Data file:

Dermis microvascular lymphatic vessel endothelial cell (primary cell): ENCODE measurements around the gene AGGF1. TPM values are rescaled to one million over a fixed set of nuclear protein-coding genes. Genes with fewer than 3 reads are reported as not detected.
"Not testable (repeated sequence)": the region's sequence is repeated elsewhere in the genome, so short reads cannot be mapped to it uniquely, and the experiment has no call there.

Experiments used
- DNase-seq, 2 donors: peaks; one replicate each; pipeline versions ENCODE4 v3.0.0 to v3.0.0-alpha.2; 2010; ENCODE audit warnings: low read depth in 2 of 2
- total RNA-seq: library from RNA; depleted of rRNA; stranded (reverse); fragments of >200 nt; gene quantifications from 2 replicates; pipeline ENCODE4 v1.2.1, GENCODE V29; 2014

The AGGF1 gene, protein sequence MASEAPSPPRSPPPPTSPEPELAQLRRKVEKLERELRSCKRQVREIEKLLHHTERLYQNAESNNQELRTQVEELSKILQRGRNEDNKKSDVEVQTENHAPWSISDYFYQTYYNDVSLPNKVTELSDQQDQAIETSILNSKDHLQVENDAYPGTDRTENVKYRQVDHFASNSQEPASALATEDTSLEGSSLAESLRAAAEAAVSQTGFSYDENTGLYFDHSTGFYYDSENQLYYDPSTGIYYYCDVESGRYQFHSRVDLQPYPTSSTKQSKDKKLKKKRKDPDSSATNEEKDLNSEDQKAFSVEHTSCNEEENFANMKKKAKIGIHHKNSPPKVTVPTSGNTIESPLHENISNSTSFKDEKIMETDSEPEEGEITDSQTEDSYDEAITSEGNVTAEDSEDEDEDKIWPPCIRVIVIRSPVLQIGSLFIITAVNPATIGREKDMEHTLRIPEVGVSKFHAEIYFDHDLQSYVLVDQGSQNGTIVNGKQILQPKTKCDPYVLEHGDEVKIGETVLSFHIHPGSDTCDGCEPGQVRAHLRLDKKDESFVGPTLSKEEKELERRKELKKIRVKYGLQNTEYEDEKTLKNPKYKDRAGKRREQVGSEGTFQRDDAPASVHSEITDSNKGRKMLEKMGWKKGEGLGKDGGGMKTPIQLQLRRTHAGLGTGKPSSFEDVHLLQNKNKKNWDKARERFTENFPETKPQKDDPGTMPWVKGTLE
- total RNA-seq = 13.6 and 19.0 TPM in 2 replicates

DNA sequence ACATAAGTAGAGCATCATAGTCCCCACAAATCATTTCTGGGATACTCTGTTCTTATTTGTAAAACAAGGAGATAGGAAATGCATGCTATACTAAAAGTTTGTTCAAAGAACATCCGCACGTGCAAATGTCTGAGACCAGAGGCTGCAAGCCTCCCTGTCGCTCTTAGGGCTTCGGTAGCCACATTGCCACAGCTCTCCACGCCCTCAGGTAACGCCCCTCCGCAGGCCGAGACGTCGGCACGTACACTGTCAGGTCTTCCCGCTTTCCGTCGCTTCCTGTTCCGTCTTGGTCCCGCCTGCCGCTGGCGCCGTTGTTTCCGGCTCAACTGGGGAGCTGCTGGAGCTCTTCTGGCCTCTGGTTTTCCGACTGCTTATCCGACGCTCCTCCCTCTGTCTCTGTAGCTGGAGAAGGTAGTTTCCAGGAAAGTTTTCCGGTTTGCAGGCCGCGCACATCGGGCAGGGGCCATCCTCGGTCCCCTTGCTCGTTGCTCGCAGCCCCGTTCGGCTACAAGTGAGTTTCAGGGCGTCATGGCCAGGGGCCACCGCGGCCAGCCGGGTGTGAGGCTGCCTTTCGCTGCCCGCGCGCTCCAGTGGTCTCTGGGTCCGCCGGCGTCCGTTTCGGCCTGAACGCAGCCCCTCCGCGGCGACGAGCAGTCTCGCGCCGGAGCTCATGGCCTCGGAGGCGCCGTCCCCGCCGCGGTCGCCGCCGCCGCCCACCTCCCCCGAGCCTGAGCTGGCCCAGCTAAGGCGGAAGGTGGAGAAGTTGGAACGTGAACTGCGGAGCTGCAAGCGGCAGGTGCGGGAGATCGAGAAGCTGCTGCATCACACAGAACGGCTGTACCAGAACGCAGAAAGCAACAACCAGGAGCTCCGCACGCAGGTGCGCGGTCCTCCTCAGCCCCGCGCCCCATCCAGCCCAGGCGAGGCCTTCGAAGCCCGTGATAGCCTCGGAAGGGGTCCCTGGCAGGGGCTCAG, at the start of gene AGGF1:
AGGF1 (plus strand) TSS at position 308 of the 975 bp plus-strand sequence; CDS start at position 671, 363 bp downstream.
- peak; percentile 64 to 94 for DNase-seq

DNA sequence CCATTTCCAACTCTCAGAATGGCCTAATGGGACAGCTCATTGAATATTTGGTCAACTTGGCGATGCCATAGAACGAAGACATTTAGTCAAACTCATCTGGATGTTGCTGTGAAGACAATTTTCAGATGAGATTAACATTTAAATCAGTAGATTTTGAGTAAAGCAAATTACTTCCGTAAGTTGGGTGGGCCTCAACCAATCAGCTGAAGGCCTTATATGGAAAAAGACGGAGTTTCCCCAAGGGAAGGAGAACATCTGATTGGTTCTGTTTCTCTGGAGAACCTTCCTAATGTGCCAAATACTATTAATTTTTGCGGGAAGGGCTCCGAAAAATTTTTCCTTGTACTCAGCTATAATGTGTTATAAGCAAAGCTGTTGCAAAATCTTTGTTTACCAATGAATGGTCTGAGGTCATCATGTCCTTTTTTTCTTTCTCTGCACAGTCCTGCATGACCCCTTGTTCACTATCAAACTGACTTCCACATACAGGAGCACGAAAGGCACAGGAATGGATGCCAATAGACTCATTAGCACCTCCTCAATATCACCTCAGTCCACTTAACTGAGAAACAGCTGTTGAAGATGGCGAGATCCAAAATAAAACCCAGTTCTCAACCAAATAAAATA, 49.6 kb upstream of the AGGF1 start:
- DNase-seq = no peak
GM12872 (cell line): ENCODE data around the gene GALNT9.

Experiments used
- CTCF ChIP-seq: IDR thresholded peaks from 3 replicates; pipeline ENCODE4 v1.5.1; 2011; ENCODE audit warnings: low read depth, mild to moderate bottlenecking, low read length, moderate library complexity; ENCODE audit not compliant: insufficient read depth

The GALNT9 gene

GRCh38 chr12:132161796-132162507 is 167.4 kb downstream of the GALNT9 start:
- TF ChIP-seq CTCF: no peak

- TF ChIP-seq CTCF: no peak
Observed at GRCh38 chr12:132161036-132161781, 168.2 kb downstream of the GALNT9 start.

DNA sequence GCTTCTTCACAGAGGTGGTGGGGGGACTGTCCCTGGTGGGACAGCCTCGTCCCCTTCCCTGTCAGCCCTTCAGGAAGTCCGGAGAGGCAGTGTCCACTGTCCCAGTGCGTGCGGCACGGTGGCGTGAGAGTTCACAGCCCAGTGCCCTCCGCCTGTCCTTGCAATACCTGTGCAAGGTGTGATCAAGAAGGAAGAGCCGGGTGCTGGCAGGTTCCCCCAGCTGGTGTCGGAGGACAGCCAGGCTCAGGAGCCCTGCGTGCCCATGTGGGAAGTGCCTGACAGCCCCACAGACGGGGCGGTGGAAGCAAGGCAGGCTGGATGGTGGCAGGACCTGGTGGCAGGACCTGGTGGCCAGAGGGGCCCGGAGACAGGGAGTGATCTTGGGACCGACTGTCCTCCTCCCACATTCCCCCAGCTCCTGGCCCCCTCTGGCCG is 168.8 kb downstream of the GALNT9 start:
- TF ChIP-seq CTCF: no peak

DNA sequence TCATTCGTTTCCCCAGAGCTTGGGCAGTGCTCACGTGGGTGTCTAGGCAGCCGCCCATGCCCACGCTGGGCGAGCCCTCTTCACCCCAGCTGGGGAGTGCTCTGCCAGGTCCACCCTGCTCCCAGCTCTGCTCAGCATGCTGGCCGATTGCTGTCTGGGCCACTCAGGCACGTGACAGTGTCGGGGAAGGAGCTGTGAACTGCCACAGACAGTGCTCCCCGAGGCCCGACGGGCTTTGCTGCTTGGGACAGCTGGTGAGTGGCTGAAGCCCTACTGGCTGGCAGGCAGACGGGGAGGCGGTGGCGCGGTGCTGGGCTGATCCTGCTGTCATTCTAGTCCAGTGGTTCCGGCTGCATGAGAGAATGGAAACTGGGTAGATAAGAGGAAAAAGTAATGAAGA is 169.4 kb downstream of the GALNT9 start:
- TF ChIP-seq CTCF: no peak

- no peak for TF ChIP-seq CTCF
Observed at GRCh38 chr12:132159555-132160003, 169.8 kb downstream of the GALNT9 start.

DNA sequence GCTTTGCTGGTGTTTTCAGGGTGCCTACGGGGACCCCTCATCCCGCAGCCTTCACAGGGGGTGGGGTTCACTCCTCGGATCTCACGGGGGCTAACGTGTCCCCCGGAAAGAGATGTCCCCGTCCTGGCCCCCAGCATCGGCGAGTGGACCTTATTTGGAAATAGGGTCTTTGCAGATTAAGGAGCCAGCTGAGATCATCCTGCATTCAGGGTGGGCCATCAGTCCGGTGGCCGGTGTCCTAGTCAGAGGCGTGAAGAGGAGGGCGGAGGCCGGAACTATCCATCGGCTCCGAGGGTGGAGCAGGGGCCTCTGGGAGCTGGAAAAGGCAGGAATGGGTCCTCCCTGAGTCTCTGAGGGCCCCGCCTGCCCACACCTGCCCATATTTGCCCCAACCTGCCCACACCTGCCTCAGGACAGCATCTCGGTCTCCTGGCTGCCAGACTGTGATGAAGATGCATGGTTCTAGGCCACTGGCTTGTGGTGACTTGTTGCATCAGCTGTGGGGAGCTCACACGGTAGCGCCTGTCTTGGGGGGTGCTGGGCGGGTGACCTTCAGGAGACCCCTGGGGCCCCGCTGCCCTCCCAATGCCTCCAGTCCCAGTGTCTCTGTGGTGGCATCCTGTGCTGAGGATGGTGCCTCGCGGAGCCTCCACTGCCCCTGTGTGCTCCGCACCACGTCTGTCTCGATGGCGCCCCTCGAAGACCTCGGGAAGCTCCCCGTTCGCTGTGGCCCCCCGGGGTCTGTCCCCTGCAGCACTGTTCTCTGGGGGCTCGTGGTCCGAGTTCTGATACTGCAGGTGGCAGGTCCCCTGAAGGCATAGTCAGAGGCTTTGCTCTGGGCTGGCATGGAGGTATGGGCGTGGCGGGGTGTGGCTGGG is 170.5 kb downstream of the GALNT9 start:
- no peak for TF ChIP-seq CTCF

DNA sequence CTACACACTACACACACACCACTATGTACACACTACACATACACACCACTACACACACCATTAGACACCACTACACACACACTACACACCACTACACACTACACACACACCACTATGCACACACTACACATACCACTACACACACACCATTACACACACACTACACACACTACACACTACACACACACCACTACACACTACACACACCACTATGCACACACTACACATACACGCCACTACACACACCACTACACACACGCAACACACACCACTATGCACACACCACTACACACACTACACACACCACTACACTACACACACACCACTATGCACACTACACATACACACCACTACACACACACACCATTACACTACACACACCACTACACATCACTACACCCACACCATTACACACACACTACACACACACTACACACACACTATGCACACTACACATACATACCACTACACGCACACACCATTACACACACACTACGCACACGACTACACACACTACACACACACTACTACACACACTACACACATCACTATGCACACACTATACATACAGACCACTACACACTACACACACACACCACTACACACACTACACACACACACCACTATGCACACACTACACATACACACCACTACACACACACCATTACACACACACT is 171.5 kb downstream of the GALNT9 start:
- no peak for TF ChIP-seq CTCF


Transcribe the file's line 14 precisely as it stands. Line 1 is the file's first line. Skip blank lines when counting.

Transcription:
Experiments used